It’s that time again when South African national carrier gets additional funding to keep it afloat. The business rescue practitioners of South African Airways (SAA) have been successful in obtaining the balance of the post-commencement funding (PCF) required to meet the short term liquidity requirements of the airline.
The advancement of the funds comes on the back of the business rescue process which began on 5 December 2019, with the local commercial banks providing the initial PCF of R2 billion in addition to the existing exposures to SAA, the practitioners said in a statement on Tuesday (28 January 2020).
“Discussions held with financial institutions have been fruitful with the Development Bank of Southern Africa offering to provide the next tranche of PCF, for a total amount of R3.5 billion, with an immediate draw-down of R2 billion,” the practitioners said.
“Furthermore, funding for the restructuring phase after the plan is adopted is being considered by potential funders.”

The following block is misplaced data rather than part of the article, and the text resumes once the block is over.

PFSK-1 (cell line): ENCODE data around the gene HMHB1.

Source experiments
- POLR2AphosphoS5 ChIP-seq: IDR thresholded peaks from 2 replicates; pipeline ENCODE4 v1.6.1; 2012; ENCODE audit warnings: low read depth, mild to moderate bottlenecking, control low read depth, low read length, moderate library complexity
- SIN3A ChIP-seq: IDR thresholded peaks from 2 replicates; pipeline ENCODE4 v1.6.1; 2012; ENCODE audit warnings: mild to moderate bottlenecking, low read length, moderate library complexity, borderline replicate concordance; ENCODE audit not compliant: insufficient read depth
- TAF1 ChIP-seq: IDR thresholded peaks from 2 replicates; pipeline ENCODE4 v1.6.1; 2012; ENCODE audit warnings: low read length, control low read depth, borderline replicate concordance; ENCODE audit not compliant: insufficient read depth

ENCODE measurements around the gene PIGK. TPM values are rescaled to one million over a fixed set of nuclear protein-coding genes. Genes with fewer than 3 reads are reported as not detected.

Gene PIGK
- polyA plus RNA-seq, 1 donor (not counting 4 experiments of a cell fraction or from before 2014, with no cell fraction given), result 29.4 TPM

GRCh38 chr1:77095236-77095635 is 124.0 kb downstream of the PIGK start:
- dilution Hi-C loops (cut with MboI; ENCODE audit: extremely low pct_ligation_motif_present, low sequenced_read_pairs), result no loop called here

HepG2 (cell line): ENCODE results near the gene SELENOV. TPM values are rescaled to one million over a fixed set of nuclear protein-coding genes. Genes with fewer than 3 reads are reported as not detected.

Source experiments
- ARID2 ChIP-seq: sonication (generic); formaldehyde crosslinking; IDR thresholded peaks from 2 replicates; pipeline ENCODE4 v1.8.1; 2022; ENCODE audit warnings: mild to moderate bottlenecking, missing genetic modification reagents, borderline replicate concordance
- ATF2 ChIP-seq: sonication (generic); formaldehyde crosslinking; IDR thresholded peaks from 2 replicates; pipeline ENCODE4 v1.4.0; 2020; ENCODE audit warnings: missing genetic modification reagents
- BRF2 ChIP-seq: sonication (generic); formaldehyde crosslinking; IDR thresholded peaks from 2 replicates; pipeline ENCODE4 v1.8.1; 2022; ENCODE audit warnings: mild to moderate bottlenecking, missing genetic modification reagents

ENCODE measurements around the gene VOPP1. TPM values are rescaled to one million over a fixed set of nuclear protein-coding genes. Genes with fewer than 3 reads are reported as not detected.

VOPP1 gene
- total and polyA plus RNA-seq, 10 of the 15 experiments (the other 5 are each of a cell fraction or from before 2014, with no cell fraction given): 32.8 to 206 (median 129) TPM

The business rescue practitioners added that the restructuring of SAA will provide an opportunity to develop a sustainable, competitive and efficient airline with a strategic equity partner remaining the objective of government.
They added that this exercise and will result in the preservation of jobs wherever possible.
“SAA is a key strategic asset which needs to be positioned to provide reliable connectivity to markets within South Africa, the African continent as well as servicing selected international routes.
“Stakeholders of the airline should now have comfort that the rescue process is on a significantly sounder footing, and that passengers and travel agencies and airline partners may continue to book air travel on SAA with confidence.”
South African Airways – The Funding Black Hole
Since 1999, SAA has been given almost R30 billion in government bailouts. With up to R10 billion secured through private loans. Despite this, the business still fails.
Funds that should go to service delivery and servicing the needs of the poor will continue to be drawn to the struggling airline. Would giving SAA a credit line would constitute reckless lending? Send us your thoughts.